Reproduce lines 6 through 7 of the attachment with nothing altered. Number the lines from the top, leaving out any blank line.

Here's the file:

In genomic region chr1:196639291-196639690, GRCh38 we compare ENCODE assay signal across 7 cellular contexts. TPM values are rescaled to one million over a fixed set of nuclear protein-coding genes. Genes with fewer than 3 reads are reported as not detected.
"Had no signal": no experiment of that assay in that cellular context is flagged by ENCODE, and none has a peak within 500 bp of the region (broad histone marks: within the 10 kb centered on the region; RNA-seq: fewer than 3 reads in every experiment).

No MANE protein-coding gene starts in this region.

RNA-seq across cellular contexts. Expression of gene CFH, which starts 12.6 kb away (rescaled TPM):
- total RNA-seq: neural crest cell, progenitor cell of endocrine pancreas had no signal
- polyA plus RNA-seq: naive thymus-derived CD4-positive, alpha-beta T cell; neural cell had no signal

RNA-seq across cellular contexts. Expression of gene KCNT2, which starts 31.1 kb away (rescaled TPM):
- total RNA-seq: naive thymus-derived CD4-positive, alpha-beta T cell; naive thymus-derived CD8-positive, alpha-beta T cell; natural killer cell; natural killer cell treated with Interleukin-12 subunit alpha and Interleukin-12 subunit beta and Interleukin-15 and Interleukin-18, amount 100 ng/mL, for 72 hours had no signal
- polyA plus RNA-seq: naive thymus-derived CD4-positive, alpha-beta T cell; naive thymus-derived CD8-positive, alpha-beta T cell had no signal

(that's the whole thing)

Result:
- polyA plus RNA-seq: naive thymus-derived CD4-positive, alpha-beta T cell; neural cell had no signal

RNA-seq across cellular contexts. Expression of gene KCNT2, which starts 31.1 kb away (rescaled TPM):